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By that time, Ken Lay had already been at Florida Gas for several years. But in 1980, Lay left to work for another pipeline company, Transco. Four years later, when Lay took the top job at Houston Natural Gas, one of his first acquisitions was Florida Gas, a move that brought Kinder, Morgan and Lay back together.
After the 1985 merger between HNG and Internorth, which created Enron, Kinder began a steady rise within the new pipeline giant. He quickly became general counsel and chief of staff. In late 1988, he was named vice chairman of the board of directors. Enron's news release announcing the promotion said Kinder's duties included almost everything but making coffee and refilling the copy machine. Kinder was handling "finance and accounting, law, administration, human resources, management information systems, corporate development and corporate affairs," the release said, adding that he "will retain these responsibilities in his new post."
In 1990, Kinder ascended to president and chief operating officer. While almost universally admired at Enron as a shrewd, tough manager, he had his share of bad deals.
The executive was involved in the J-Block gas purchase, which committed Enron to buy North Sea gas for a long term at a high price. Shortly after the agreement, gas prices fell below the price Enron had committed to pay. In 1997, Enron agreed to shell out $440 million to a group of oil companies to settle litigation over the contracts.
Kinder also had a hand in the decision to set up Enron Global Power & Pipelines (EPP), an independent company designed by Enron to move underperforming foreign assets off its books. One former executive has called EPP a "dumping ground" for Enron's bad projects. In 1997, however, Enron bought back all of the EPP shares and replaced them with about $400 million worth of Enron common stock. Although the actual cash costs to Enron of the EPP mess are difficult to discern, the deals caused consternation among Enron's financial personnel, who believed the company was cutting corners.
Even worse was the Dabhol project, negotiated during Kinder's tenure. Engineered by Enron's glamorous deal maker Rebecca Mark (see "Diva of the Deal," October 10), Enron sank about $900 million into the power plant south of Bombay, but it closed in May 2001 after the Indian government quit paying for the hyperexpensive electricity it generated.
While Kinder shares the blame for those deals, many who worked at Enron believe the energy giant never would have failed if he had stayed on. "Kinder made everybody accountable for every penny," says one senior finance person. "When Skilling came in, there were no budgets."
That transition from Kinder to Skilling marked the beginning of the end for Enron. Skilling lacked Kinder's discipline and focus. He also never understood the importance of cash and cash flow. But in retrospect, Kinder's departure from Enron in late 1996 allowed him to really prove his worth.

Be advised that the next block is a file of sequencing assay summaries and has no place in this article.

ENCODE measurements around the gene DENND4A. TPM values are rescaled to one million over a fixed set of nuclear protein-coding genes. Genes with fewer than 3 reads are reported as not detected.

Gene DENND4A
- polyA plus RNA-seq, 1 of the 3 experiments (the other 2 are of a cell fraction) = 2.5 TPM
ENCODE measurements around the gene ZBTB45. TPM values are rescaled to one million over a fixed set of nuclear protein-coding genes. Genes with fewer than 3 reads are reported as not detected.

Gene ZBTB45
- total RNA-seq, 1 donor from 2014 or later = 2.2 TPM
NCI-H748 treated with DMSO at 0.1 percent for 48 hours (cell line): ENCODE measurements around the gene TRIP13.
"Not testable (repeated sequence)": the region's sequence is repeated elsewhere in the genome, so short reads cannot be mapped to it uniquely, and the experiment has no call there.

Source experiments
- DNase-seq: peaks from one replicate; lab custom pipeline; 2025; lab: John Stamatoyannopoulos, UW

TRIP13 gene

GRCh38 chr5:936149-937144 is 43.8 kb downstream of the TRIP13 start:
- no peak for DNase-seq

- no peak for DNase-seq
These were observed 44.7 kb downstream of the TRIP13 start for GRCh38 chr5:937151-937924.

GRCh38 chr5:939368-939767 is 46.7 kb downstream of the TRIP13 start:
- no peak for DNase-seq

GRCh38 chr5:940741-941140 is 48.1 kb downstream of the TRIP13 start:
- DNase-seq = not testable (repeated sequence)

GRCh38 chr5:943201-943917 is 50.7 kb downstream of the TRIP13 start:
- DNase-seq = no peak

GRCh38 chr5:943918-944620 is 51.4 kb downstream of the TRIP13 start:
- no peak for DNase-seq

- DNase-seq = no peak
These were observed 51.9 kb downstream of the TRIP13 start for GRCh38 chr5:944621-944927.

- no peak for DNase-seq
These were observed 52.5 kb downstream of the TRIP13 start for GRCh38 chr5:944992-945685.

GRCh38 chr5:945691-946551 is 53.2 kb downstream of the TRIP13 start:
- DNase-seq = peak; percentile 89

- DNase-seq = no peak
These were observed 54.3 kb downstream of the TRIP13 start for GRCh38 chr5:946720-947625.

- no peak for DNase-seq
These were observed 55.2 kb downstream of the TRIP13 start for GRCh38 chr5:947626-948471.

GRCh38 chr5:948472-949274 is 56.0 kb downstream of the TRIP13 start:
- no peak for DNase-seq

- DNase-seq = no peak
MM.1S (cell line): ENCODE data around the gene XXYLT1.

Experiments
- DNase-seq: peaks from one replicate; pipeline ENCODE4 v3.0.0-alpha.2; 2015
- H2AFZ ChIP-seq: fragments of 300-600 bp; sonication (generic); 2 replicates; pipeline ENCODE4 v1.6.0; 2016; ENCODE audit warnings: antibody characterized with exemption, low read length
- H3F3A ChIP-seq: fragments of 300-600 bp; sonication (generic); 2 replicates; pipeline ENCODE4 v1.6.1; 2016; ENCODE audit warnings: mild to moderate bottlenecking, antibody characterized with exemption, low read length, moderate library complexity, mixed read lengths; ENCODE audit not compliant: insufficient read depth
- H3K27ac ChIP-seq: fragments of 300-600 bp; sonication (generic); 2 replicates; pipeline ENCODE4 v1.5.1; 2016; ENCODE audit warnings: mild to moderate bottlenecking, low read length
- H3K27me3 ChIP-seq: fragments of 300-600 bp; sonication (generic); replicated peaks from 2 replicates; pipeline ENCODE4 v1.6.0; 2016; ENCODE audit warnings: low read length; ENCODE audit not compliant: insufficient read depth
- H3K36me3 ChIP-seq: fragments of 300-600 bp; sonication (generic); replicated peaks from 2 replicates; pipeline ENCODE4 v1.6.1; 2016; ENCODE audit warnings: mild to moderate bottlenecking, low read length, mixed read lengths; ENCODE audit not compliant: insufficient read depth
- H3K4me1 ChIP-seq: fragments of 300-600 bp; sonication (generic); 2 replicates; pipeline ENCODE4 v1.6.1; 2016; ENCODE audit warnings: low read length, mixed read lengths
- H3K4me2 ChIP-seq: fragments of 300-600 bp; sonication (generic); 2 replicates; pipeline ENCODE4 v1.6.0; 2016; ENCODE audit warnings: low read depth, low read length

Ed Randall III, 76, a high-profile Houston investment banker and investor who is now on Kinder Morgan Inc.'s board of directors, calls Kinder "one of the smartest, most capable executives" he's ever known. "In fact," he says, "he may be the smartest."
There are two conflicting stories about why Rich Kinder left Enron. The first one is rather simple: In 1992, Kinder and Lay agreed that Kinder would ascend to the CEO job in five years. Under the plan, Lay would remain chairman but Kinder would be in control of all real decision-making. But by late 1996, Lay and Enron's board of directors reneged and agreed that Lay would remain CEO for another five years.
When informed of the decision, Kinder tendered his resignation. He told another Enron executive that he had no choice, adding, "If you aren't the lead dog, the scenery never changes."
The second version is more entertaining, with a background tied to Lay's tenure at Florida Gas. In about 1980, Lay divorced his wife Judie and moved to Houston to take his new job -- and a new wife, Linda Phillips, who had been his secretary in Florida. She helped him hire a new executive assistant, a petite, smart, ambitious woman named Nancy McNeil.
According to several executives who worked with Lay and Kinder, sometime in 1996 Lay discovered that Kinder, who was married at the time, was having an affair with McNeil. Lay considered it a problem, so McNeil was moved off the 50th floor to get her away from Kinder and Lay's executive offices. One source says they made up excuses about the move, "but everybody knew it was because she was sleeping with Rich." Kinder's wife, Anne, sued him for divorce in 1996. He and McNeil married a short time later.
Kinder left the company and began remaking his life with his new wife, and he also went back to the Big Iron assets that had made Enron successful. He returned to what he once called an "unsexy, dirty business."
At the same time that investors were swooning over Web sites, page views and all the other cyberjargon that came with them, Kinder and partner Bill Morgan focused on businesses that produced cash. Their first acquisition was a small natural gas liquids pipeline bought from Enron for $40 million in 1997. (Sources at Enron say that the pipeline was not part of Kinder's retirement package.) They spent the next several years buying the big tanks, big pipes and big wharves needed to transport the most critical commodities in the U.S. economy: gasoline, natural gas and jet fuel.
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